Israel Ministry of Justice Issues Opinion Supporting the Use of Copyrighted Works for Machine Learning
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The Israel Ministry of Justice has issued an important opinion concluding that the use of copyrighted materials in the machine learning (ML) context is permitted under existing Israeli copyright law. In particular, the opinion found that ML typically will fall within the scope of the Israel Copyright Act’s fair use provision. The opinion thus adds to the growing body of law around the world permitting the use of copyrighted works for ML and text and data mining (TDM).
The opinion of the Office of Legal Counsel and Legislative Affairs of the Israel Ministry of Justice addresses the question of “whether ML enterprises can make unauthorized use of copyrighted materials to train Artificial Intelligence (AI) systems.” The short answer is yes.
The opinion first provides context. It explains that ML is the process that enables computers to learn autonomously from past data. As such, it provides the foundation for AI systems. The “value of AI systems depends first and foremost on the quantity of the materials that the machine is fed at the ML stage, together with the diversity and quality of such materials.” Depending on the task the machine is learning to perform, the materials the machine must ingest may be copyrighted works such as photos, text, sound, or video. Indeed, “given the immense quantity of works that ML entails, the ML process will almost always require the use of works that are copyrighted by multitudes of third parties.” Accordingly, the legality of using these materials for ML purposes is a critical issue for effective AI systems. Because of the leading position Israel holds as a producer of AI systems, “lifting the copyright uncertainties that surround this issue can spur innovation and maximize the competitiveness of Israeli-based enterprises in both ML and content creation.”
Recognizing that current Israeli law does not provide clear guidance on the lawfulness of the use of copyrighted materials for ML, the opinion offers the assessment of the Ministry of Justice. First, the opinion finds that “ML will typically be covered by the fair use doctrine.” Israel’s fair use provision, section 19 of the Copyright Act, is modeled on the fair use provision in the U.S. Copyright Act, 17 U.S.C. § 107. The opinion’s fair use analysis relies on U.S. decisions such as Authors Guild v. Google and numerous law review articles by U.S. copyright scholars. The opinion states that creating a database for training a machine qualified as study and research within the meaning of the statute. Further, this use was “transformative.”
Next, the opinion notes that “some ML projects may fall under the doctrine that permits incidental uses of copyrighted materials,” set forth in section 22 of the Copyright Act. Further, where the copyrighted works are deleted at the end of the ML process, “the enterprise may enjoy the protection provided under the doctrine of transient use” in section 26 of the Copyright Act.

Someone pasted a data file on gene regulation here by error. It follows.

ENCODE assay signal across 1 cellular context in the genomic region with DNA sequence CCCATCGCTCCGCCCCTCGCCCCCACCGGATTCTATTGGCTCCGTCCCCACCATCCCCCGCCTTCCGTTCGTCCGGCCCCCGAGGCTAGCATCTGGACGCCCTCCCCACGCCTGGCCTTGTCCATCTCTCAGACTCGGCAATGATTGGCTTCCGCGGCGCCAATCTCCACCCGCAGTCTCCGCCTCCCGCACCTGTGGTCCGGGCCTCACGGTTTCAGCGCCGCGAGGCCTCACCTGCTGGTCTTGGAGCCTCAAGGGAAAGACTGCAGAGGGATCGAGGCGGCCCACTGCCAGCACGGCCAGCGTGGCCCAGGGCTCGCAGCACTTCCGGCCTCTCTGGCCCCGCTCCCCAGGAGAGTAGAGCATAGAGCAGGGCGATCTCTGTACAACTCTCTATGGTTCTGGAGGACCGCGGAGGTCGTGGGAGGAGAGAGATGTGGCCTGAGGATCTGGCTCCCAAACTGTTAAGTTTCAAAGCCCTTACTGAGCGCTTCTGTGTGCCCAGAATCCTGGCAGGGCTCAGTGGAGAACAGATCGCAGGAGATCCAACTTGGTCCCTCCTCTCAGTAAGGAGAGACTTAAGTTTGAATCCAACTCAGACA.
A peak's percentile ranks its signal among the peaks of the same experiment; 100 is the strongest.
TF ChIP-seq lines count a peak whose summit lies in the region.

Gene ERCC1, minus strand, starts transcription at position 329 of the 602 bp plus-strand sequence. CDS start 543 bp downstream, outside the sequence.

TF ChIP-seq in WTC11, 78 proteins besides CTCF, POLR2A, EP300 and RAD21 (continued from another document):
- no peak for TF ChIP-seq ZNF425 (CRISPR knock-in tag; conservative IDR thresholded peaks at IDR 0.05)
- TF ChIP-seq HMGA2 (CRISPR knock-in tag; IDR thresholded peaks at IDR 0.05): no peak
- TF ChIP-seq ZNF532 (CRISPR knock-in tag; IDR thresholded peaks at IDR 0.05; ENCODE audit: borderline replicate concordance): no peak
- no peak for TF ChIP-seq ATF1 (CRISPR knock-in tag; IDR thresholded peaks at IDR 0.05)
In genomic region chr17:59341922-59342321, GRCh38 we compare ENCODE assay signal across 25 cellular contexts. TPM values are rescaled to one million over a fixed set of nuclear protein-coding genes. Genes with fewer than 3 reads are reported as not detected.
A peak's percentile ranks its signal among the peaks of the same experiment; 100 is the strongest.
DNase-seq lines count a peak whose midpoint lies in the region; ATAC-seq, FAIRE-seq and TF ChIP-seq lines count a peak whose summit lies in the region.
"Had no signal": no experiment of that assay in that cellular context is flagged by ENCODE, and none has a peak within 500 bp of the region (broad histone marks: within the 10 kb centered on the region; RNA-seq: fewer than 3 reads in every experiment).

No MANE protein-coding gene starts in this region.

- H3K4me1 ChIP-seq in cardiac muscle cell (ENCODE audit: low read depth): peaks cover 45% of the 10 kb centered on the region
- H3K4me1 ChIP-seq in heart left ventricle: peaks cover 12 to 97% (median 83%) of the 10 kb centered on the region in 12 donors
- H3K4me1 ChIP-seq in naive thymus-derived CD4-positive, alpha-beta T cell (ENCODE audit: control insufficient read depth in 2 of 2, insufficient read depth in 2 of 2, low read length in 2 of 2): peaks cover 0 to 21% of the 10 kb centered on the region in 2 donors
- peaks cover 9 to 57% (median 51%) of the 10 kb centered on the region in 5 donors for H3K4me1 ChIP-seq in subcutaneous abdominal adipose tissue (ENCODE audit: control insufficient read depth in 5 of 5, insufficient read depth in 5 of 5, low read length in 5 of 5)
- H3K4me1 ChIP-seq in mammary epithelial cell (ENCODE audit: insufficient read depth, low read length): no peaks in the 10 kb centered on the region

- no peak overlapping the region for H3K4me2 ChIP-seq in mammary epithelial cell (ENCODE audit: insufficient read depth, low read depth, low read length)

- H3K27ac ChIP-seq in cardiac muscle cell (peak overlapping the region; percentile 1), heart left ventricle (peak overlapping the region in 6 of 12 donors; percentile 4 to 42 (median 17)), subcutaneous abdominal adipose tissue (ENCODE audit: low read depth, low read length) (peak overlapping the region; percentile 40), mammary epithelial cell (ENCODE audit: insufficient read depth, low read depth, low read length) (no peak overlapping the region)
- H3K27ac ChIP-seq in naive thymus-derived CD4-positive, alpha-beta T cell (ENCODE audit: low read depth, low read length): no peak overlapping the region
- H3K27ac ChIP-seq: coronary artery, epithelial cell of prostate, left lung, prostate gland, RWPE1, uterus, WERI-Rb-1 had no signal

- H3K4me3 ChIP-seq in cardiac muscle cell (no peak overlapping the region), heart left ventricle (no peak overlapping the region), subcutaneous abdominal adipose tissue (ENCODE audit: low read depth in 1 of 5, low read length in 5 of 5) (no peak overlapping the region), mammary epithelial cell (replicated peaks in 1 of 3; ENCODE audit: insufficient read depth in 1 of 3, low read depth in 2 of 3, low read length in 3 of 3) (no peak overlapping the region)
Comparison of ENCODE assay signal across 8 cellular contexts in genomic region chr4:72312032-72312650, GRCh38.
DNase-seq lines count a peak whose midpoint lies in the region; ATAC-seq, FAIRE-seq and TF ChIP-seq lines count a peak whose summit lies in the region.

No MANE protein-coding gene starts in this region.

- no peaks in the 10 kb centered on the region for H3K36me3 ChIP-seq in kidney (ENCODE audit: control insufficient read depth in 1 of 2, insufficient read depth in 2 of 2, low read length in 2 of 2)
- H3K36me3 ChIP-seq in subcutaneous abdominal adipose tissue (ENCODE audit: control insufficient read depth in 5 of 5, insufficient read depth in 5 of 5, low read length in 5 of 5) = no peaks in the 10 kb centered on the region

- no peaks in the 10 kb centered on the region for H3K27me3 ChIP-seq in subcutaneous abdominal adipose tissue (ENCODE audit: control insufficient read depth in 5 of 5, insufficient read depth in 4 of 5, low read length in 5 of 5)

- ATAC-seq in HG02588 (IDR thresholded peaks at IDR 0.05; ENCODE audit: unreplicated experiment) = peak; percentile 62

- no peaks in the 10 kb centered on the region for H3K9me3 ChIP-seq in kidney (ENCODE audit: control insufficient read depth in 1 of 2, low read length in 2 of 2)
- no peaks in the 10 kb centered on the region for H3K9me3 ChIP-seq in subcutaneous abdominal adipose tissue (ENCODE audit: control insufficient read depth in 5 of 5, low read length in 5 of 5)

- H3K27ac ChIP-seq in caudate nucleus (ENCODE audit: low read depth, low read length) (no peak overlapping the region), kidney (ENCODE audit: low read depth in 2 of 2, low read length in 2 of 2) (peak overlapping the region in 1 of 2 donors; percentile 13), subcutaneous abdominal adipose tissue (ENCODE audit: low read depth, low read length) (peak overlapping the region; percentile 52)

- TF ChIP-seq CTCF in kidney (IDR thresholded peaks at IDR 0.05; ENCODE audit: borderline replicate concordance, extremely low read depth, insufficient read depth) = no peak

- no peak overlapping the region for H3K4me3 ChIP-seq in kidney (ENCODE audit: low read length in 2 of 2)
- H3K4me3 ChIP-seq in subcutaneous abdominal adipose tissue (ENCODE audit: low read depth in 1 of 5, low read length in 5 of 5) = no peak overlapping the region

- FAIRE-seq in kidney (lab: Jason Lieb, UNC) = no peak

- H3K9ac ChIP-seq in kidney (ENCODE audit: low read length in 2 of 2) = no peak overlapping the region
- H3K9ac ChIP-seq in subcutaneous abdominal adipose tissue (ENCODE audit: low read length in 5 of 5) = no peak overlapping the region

The opinion cautioned that these defenses would not apply “to ML datasets that consist exclusively of works created by a single author in order to compete with this author in her existing markets.” Moreover, the opinion “does not apply to output of the ML process.” There could be cases where the ML process itself might not infringe, but the output of the AI system would infringe the copyright in an existing work.
While the opinion is not binding in Israeli courts, Israeli copyright experts believe that it will be given significant weight by courts when applying the Copyright Act in relevant cases.
The opinion adds to the growing body of law across the globe permitting the use of copyrighted works by computers, rather than directly by humans. Much of this law is focused on text and data mining, which often is an essential step in the ML process. As noted above, the opinion relies on the Authors Guild v. Google decision, which involved the creation of a search database of millions of books. Further, during the most recent triennial section 1201 rulemaking, the Register of the U.S. Copyright Office opined that text and data mining by a researcher affiliated with a nonprofit institution of higher education for the purpose of research and teaching likely was a fair use where the institution used appropriate security measures and the contents of the corpus could be viewed only for verification purposes.
Similarly, the EU Directive on Copyright in the Digital Single Market requires EU Member States to adopt copyright exceptions for TDM. EU Member States are in the process of implementing this Directive. Since 2014, the UK has had an exception for TDM for non-commercial research. After a public consultation, the UK government announced in 2022 that it would expand this exception for commercial uses as well. Japan and Singapore also have enacted TDM exceptions.
To be sure, the precise contours of these various approaches differ. But the Israel Justice Ministry’s opinion is correct in its assertion that its conclusion—“that training of ML systems is generally permitted under copyright law—is consistent with the approach of other legal systems around the globe.” The opinion will provide the legal certainty necessary for the development of AI systems in Israel. Moreover, the opinion will provide helpful guidance to AI developers and courts in other fair use jurisdictions, including the United States, Canada, and Korea.